Between the market and the <i>milpa</i>: Market engagements, peasant livelihood strategies, and the on -farm conservation of crop genetic diversity in the Guatemalan highlands
In this dissertation I investigate the impact of market expansion upon peasant livelihood strategies and the on-farm conservation of crop genetic resources in the Guatemalan highlands. In particular, I explore how the formation and reconfiguration of different types of market activities in the Mesoamerican “megacenter” of agricultural biodiversity have shaped the relevance and practice of cultivating milpa - a peasant agricultural practice where maize is intercropped with beans, squash, medicinal herbs and other useful plants for direct household consumption. I focus upon the diversity of the three principal milpa crops - maize, legumes, and squash - during the current era of globalization (1980 - 2005).
On the macroeconomic level, I find that the neo-liberal restructuring of the Guatemalan economy that began in the 1980s has undermined the country's long history of maize self-sufficiency and contributed to the loss of crop genetic resources, ultimately threatening local and global food security. Economic liberalization is associated with a substantial reduction in the share of agricultural land allocated to maize - including many genetic hotspots - and an influx of imported grain. Additionally, neo-liberal agricultural policies have pushed farmers in many centers of maize genetic diversity to abandon the crop in favor of non-traditional agricultural exports.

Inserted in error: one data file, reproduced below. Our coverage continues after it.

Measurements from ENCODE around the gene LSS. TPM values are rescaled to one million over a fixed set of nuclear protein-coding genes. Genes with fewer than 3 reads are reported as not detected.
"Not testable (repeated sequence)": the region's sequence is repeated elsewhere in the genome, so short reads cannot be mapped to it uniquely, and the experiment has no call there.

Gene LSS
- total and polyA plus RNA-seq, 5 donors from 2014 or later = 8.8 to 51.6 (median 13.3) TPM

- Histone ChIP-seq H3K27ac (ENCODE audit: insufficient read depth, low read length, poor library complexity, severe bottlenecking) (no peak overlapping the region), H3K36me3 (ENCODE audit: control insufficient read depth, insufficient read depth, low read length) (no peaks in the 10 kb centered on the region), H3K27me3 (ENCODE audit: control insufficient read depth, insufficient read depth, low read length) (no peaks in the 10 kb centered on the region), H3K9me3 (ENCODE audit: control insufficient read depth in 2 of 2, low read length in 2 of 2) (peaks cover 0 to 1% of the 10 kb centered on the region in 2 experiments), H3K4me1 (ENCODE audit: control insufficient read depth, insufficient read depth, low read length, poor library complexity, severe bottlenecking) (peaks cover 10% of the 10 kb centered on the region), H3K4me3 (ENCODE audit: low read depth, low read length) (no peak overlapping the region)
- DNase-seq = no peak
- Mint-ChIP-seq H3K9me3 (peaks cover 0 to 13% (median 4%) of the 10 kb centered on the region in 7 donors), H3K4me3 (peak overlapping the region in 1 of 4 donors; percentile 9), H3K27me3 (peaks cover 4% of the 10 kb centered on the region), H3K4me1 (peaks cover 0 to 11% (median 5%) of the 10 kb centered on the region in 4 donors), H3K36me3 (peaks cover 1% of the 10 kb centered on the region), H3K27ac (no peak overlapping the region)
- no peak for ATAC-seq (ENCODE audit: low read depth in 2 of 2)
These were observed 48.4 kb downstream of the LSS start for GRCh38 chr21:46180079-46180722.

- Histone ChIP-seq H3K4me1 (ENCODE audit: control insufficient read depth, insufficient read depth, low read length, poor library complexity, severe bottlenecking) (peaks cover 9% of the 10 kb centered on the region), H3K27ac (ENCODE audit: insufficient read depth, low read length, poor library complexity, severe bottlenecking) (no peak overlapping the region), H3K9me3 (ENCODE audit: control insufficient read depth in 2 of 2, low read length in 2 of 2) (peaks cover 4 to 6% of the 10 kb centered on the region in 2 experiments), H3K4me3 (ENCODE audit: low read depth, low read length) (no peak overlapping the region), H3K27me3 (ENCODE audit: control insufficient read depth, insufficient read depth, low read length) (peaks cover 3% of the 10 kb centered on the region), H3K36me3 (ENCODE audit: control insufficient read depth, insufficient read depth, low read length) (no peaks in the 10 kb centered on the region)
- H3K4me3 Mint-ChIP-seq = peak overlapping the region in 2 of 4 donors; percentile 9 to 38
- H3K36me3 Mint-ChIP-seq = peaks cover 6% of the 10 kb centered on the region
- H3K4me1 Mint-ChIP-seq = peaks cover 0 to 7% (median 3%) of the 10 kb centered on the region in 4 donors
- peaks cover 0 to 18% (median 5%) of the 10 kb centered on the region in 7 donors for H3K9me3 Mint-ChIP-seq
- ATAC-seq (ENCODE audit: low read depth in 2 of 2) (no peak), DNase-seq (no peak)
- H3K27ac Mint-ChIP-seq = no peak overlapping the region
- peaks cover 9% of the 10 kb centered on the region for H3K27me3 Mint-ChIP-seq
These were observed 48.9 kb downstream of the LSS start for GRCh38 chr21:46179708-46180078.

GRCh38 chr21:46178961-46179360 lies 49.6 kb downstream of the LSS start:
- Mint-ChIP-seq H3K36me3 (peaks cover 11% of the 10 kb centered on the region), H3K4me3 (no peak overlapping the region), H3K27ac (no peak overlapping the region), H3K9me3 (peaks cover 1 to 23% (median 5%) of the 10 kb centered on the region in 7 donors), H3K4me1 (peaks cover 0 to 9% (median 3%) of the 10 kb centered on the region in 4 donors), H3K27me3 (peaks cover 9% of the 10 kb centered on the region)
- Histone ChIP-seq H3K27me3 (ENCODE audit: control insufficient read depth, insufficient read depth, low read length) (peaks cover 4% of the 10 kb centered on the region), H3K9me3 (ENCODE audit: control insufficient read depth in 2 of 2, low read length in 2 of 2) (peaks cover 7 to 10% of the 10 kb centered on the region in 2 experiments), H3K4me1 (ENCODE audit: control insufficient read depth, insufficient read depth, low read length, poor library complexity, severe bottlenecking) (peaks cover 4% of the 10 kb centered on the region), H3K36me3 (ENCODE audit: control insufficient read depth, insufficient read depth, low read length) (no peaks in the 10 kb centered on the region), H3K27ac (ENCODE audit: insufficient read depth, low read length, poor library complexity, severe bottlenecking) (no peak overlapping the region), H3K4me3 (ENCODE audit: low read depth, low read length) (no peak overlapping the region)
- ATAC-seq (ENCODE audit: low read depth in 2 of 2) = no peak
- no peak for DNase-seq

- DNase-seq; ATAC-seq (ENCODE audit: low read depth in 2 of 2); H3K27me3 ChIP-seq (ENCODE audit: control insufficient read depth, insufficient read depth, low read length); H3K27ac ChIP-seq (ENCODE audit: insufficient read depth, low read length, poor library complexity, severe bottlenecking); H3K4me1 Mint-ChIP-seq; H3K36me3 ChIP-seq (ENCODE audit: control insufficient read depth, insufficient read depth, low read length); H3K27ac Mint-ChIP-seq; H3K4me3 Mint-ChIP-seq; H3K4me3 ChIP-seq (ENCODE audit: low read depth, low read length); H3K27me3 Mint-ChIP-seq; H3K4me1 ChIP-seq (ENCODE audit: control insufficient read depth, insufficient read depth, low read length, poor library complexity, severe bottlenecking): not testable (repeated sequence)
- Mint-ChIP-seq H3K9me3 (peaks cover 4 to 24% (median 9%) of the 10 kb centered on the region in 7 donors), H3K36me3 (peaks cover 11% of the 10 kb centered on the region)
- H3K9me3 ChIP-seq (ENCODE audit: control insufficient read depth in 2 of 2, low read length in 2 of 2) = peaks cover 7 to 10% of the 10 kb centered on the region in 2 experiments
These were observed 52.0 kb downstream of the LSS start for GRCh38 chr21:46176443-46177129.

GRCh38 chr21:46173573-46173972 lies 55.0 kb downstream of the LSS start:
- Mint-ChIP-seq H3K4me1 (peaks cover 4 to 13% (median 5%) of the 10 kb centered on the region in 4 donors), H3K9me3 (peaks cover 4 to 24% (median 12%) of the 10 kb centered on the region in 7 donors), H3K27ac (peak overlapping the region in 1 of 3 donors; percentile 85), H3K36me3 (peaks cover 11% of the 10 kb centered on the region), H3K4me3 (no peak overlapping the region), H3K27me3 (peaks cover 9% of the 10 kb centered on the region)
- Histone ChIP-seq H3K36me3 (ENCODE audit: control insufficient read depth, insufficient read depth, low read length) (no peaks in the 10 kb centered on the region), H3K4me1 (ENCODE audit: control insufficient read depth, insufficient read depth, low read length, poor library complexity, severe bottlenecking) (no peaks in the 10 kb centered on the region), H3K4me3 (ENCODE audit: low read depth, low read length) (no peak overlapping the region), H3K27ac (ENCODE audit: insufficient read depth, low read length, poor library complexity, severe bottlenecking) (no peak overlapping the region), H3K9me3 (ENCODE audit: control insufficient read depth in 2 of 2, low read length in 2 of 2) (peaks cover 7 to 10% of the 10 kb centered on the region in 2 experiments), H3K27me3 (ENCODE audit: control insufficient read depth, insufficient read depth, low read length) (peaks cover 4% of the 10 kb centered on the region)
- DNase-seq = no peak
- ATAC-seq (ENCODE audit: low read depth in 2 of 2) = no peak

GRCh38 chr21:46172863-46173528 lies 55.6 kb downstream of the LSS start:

Drawing upon quantitative and qualitative fieldwork in two highland communities, I also investigate the processes that shape peasant livelihood strategies and the cultivation of milpa diversity at the household level. Four variables are consistently linked to the level of diversity maintained on the farm: (1) agricultural biodiversity is positively associated with the size of farmers' arable landholdings; (2) peasant households maintain diversity as a means for hedging against the risks of environmental uncertainty and the caprices of market-based income sources; (3) cultivating diversity is a form of recreation and a means for expressing cultural identity; and (4) reliance upon hired field hands is negatively associated with diversity management.
In contrast to the predictions of many economic theorists, I find that most forms of market participation are complementary to the cultivation of crop genetic resources. The complementarity is attributable to the structure of Guatemala's rural economy and several non-market entailments generated by milpa agriculture.
0503: Agricultural economics